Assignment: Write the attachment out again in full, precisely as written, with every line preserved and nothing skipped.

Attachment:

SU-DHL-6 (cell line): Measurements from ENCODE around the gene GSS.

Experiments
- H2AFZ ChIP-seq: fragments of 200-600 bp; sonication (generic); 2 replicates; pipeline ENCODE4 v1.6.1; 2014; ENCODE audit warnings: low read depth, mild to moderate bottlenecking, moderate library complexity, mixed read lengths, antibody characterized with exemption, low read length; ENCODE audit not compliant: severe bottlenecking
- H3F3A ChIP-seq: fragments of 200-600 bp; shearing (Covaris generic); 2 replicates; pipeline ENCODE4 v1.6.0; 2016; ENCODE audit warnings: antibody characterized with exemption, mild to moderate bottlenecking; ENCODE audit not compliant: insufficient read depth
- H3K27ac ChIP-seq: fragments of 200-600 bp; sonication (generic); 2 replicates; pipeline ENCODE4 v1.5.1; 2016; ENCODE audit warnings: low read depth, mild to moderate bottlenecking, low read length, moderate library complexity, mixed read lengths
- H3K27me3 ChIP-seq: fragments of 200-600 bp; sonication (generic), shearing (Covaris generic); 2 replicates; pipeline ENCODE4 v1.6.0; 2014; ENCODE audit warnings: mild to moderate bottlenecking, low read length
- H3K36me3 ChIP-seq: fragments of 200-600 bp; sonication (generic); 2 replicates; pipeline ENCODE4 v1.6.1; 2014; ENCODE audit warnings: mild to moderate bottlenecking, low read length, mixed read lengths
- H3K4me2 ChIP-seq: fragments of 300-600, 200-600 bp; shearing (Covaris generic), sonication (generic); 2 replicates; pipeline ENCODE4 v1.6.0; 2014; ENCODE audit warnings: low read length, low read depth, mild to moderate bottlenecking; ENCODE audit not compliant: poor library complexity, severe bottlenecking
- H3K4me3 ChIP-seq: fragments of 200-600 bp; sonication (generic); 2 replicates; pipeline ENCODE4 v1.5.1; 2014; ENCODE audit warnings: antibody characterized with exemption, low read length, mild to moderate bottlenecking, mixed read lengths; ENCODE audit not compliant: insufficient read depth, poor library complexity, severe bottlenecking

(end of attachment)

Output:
SU-DHL-6 (cell line): Measurements from ENCODE around the gene GSS.

Experiments
- H2AFZ ChIP-seq: fragments of 200-600 bp; sonication (generic); 2 replicates; pipeline ENCODE4 v1.6.1; 2014; ENCODE audit warnings: low read depth, mild to moderate bottlenecking, moderate library complexity, mixed read lengths, antibody characterized with exemption, low read length; ENCODE audit not compliant: severe bottlenecking
- H3F3A ChIP-seq: fragments of 200-600 bp; shearing (Covaris generic); 2 replicates; pipeline ENCODE4 v1.6.0; 2016; ENCODE audit warnings: antibody characterized with exemption, mild to moderate bottlenecking; ENCODE audit not compliant: insufficient read depth
- H3K27ac ChIP-seq: fragments of 200-600 bp; sonication (generic); 2 replicates; pipeline ENCODE4 v1.5.1; 2016; ENCODE audit warnings: low read depth, mild to moderate bottlenecking, low read length, moderate library complexity, mixed read lengths
- H3K27me3 ChIP-seq: fragments of 200-600 bp; sonication (generic), shearing (Covaris generic); 2 replicates; pipeline ENCODE4 v1.6.0; 2014; ENCODE audit warnings: mild to moderate bottlenecking, low read length
- H3K36me3 ChIP-seq: fragments of 200-600 bp; sonication (generic); 2 replicates; pipeline ENCODE4 v1.6.1; 2014; ENCODE audit warnings: mild to moderate bottlenecking, low read length, mixed read lengths
- H3K4me2 ChIP-seq: fragments of 300-600, 200-600 bp; shearing (Covaris generic), sonication (generic); 2 replicates; pipeline ENCODE4 v1.6.0; 2014; ENCODE audit warnings: low read length, low read depth, mild to moderate bottlenecking; ENCODE audit not compliant: poor library complexity, severe bottlenecking
- H3K4me3 ChIP-seq: fragments of 200-600 bp; sonication (generic); 2 replicates; pipeline ENCODE4 v1.5.1; 2014; ENCODE audit warnings: antibody characterized with exemption, low read length, mild to moderate bottlenecking, mixed read lengths; ENCODE audit not compliant: insufficient read depth, poor library complexity, severe bottlenecking